Auditory processing disorder (also known as central auditory processing disorder or CAPD) is a condition that makes it hard for kids to recognize subtle differences between sounds in words. It affects their ability to process what other people are saying. Here are the signs of auditory processing disorder (APD) and suggestions for how you can help your child.
What is auditory processing disorder?
Your child passes a hearing test, but is diagnosed with auditory processing disorder (APD). How is it possible to have an auditory disorder when you don’t have a hearing impairment?
Children with APD typically have normal hearing. But they struggle to process and make meaning of sounds. This is especially true when there are background noises.
Researchers don’t fully understand where things break down between what the ear hears and what the brain processes. But the result is clear: Kids with APD can have trouble making sense of what other people say.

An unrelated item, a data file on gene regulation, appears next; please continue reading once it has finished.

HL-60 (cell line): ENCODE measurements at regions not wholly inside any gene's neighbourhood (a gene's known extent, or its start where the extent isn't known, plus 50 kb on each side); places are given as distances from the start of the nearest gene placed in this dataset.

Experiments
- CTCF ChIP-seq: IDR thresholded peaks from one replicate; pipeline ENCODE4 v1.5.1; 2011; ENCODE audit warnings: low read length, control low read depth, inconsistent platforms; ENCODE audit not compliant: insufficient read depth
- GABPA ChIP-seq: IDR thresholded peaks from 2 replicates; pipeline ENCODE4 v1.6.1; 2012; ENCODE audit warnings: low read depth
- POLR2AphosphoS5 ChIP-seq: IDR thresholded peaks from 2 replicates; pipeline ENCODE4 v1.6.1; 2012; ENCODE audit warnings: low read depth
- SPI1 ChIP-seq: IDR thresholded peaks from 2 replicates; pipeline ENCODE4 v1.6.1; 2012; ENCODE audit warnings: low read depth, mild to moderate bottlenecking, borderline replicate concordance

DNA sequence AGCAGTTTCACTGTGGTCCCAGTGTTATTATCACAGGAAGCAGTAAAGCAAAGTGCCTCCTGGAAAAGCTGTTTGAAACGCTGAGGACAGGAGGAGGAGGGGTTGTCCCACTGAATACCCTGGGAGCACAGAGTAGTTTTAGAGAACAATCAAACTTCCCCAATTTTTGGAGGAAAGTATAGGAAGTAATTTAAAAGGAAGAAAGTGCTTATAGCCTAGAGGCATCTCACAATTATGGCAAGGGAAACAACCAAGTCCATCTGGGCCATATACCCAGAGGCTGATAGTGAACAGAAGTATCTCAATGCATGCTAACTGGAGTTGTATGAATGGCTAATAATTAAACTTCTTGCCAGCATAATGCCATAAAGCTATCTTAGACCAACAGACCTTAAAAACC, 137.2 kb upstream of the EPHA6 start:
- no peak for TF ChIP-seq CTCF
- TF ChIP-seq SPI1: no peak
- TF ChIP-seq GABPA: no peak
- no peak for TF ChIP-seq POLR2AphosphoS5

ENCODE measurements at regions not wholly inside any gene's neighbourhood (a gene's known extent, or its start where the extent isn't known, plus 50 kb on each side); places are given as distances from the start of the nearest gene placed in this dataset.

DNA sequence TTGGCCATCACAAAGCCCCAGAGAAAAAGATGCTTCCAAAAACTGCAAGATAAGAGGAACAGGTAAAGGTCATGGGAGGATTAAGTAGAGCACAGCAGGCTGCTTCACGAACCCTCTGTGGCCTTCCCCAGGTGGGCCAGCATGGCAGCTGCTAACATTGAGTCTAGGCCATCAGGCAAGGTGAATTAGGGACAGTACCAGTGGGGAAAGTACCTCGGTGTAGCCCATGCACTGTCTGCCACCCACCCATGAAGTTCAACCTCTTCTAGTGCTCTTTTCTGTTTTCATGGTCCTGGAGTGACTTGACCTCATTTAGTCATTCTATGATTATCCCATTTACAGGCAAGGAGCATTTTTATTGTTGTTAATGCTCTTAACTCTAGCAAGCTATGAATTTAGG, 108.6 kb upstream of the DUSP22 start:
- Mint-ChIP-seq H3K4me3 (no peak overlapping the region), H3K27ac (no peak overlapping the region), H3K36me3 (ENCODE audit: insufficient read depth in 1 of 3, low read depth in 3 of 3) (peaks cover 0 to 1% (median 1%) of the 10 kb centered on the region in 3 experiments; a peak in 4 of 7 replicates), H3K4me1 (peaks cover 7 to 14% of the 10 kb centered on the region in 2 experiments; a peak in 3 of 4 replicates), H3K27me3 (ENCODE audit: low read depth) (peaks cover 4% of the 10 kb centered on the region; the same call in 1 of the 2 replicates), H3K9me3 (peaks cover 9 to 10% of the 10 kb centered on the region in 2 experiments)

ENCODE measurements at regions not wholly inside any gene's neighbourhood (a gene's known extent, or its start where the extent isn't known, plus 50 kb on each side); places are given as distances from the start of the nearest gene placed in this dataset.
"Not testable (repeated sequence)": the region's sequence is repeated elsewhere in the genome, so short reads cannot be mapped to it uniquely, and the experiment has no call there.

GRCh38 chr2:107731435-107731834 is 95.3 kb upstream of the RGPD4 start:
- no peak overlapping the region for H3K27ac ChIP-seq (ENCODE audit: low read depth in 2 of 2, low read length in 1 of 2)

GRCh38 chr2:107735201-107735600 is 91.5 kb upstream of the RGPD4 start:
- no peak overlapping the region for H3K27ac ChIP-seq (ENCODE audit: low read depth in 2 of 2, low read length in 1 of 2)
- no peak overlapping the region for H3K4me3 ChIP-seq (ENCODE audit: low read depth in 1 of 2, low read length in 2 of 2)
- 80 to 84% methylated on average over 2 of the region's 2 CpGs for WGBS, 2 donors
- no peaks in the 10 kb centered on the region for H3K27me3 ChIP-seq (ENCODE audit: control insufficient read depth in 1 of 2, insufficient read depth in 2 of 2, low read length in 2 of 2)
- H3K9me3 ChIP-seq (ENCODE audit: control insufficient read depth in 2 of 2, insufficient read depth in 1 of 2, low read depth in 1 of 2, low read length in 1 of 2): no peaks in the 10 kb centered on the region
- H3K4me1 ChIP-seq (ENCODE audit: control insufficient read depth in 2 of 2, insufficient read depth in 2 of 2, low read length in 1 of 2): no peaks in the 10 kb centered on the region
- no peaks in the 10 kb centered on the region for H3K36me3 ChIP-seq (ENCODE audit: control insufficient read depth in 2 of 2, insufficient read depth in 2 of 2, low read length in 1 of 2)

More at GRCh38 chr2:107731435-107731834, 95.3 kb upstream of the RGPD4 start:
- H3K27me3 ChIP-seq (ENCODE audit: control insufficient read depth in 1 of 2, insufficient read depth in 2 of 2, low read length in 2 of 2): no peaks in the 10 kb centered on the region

Typically the brain processes sounds seamlessly and almost instantly. Most people can quickly interpret what they hear. But with APD, some kind of glitch delays or “scrambles” that process. To a child with APD, “Tell me how the chair and the couch are alike” might sound like “Tell me how a cow and hair are like.”
Many conditions, including ADHD and autism, can affect a child’s ability to listen and understand what they hear. What makes APD different is that the problem lies with understanding the sounds of spoken language, not the meaning of what’s being said.
Some educators and other professionals question or doubt a diagnosis of APD. Not all professionals see it as a specific disorder. The medical profession didn’t start seriously studying APD in children until 1977. Three decades later, there’s still confusion about APD.
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How common is auditory processing disorder?
The number of children with APD is estimated to be 2 to 7 percent. Some experts estimate that boys are twice as likely as girls to have auditory processing disorder, but there’s no solid research to prove that.
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What causes auditory processing disorder?
The exact causes of APD are still unknown. Research suggests possible links to several factors. These include premature birth or low birth weight, head trauma, chronic ear infections and lead poisoning.
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